14. Stemming • Want to reduce all morphological variants of a word to a single index term • e.g. a document containing words like fish and fisher may not be retrieved by a query containing fishing (no fishing explicitly contained in the document) • Stemming - reduce words to their root form • e.g. fish – becomes a new index term • Porter stemming algorithm (1980) • relies on a preconstructed suffix list with associated rules • e.g. if suffix=IZATION and prefix contains at least one vowel followed by a consonant, replace with suffix=IZE • BINARIZATION => BINARIZE

  15. Content Based Ranking • A boolean query • results in several matching documents • e.g., a user query in google: ‘Web AND graphs’, results in 4,040,000 matches • Problem • user can examine only a fraction of result • Content based ranking • arrange results in the order of relevance to user

  16. Choice of Weights What weights retrieve most relevant pages?

  17. Vector-space Model • Text documents are mapped to a high-dimensional vector space • Each document d • represented as a sequence of terms (t) d = ((1), (2), (3), …, (|d|)) • Unique terms in a set of documents • determine the dimension of a vector space

  18. Example • Boolean representation of vectors: • V = [ web, graph, net, page, complex ] • V1 = [1 1 0 0 0] • V2 = [1 1 1 0 0] • V3 = [1 0 0 1 1]

  19. Vector-space Model • 1, 2 and 3are terms in document, x and x are document vectors • Vector-space representations are sparse, |V| >> |d|

  20. Term frequency (TF) • A term that appears many times within a document is likely to be more important than a term that appears only once • nij - Number of occurrences of a term j in a document di • Term frequency

  21. Inverse document frequency (IDF) • A term that occurs in a few documents is likely to be a better discriminator than a term that appears in most or all documents • nj - Number of documents which contain the term j • n - total number of documents in the set • Inverse document frequency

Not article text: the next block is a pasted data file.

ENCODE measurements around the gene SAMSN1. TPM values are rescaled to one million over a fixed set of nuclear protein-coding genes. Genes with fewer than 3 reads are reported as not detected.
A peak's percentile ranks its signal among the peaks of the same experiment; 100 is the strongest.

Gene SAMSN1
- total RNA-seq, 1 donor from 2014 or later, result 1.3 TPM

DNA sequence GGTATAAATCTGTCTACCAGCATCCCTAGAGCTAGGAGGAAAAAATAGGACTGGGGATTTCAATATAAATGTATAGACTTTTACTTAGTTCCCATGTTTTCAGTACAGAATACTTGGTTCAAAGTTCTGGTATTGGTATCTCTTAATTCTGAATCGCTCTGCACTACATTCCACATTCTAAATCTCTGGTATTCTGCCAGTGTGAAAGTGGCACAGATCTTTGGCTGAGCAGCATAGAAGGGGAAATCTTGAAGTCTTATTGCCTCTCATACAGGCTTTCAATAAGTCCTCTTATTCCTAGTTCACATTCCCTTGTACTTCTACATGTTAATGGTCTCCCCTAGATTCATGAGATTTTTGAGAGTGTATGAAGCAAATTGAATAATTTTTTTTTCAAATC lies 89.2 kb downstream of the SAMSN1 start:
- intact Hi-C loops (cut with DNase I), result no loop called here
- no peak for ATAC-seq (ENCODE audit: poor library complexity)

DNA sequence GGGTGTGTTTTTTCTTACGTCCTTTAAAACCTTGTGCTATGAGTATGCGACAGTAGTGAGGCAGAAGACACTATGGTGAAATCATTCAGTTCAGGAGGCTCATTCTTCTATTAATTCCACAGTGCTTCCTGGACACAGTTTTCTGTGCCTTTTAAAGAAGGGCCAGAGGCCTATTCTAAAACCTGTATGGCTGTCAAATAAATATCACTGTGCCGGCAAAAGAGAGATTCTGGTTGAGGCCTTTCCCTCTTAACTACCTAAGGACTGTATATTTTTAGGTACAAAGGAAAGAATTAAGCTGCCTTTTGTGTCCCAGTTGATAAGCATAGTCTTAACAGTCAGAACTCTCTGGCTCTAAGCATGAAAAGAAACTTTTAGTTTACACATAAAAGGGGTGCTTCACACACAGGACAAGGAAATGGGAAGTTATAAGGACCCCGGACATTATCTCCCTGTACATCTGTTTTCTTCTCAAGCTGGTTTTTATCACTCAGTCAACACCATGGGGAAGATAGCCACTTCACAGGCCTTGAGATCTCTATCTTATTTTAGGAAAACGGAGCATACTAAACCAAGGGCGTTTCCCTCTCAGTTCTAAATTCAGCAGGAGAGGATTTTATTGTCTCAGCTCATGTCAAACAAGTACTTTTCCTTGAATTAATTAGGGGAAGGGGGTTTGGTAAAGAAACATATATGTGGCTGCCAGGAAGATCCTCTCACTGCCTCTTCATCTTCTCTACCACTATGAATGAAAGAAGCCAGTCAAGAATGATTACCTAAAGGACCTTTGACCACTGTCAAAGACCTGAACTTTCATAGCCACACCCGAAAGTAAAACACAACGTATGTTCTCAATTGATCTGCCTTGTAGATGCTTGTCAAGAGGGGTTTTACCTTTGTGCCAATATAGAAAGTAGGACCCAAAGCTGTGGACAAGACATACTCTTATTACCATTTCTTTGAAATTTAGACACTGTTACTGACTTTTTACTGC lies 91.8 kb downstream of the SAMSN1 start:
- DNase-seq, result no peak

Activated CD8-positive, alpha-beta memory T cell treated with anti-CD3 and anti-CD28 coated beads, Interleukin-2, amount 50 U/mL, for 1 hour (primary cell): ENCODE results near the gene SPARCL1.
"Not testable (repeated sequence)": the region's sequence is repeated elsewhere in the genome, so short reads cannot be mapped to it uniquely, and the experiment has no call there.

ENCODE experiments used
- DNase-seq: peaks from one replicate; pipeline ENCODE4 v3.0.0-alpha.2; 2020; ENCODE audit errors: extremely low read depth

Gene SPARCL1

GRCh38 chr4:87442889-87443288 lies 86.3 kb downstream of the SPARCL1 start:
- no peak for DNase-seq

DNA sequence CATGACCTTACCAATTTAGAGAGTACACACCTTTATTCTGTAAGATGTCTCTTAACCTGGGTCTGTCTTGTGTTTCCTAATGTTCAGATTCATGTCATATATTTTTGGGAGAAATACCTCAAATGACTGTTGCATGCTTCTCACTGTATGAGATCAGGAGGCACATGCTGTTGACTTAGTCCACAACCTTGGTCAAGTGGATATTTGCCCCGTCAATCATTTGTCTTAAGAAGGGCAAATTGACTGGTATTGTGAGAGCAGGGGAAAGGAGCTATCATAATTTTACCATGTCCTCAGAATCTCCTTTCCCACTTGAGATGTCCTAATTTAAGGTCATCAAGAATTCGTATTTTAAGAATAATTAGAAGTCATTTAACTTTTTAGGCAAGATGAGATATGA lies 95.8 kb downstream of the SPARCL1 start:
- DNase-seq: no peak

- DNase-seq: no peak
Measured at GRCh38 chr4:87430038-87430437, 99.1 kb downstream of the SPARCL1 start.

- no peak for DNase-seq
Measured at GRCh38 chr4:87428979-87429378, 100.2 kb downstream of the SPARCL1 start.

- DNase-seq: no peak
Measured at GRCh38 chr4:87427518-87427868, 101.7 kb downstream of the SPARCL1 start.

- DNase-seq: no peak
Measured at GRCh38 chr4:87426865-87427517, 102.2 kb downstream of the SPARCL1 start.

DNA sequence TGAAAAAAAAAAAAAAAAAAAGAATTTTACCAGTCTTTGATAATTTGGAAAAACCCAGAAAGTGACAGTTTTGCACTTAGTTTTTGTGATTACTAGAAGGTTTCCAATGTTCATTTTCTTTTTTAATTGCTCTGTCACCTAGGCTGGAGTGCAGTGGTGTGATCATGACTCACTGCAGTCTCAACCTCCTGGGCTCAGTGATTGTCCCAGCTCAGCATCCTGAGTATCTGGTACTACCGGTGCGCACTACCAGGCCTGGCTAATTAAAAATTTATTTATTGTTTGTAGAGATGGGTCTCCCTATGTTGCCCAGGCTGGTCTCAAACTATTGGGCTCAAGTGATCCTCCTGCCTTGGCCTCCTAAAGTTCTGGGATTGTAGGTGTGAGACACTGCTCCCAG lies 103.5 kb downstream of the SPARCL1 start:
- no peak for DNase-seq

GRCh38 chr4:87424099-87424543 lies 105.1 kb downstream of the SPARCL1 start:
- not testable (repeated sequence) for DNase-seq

22. Inverse document frequency (IDF)

  23. Full Weighting (TF-IDF) • The TF-IDF weight of a term j in document di is

  24. Document Similarity • Ranks documents by measuring the similarity between each document and the query • Similarity between two documents d and d is a function s(d, d) R • In a vector-space representation the cosine coefficient of two document vectors is a measure of similarity

  25. Cosine Coefficient • The cosine of the angle formed by two document vectors x and x is • Documents with many common terms will have vectors close to each other, than documents with fewer overlapping terms

  26. Retrieval and Evaluation • Compute document vectors for a set of documents D • Find the vector associated with the user query q • Using s(xi, q), I = 1, ..,n, assign a similarity score for each document • Retrieve top ranking documents R • Compare R with R* - documents actually relevant to the query

  27. Retrieval and Evaluation Measures • Precision () - Fraction of retrieved documents that are actually relevant • Recall () - Fraction of relevant documents that are retrieved

  28. Probabilistic Retrieval • Probabilistic Ranking Principle (PRP) (Robertson, 1977) • ranking of the documents in the order of decreasing probability of relevance to the user query • probabilities are estimated as accurately as possible on basis of available data • overall effectiveness of such as system will be the best obtainable

  29. Probabilistic Model • PRP can be stated by introducing a Boolean variable R (relevance) for a document d, for a given user query q as P(R | d,q) • Documents should be retrieved in order of decreasing probability • d - document that has not yet been retrieved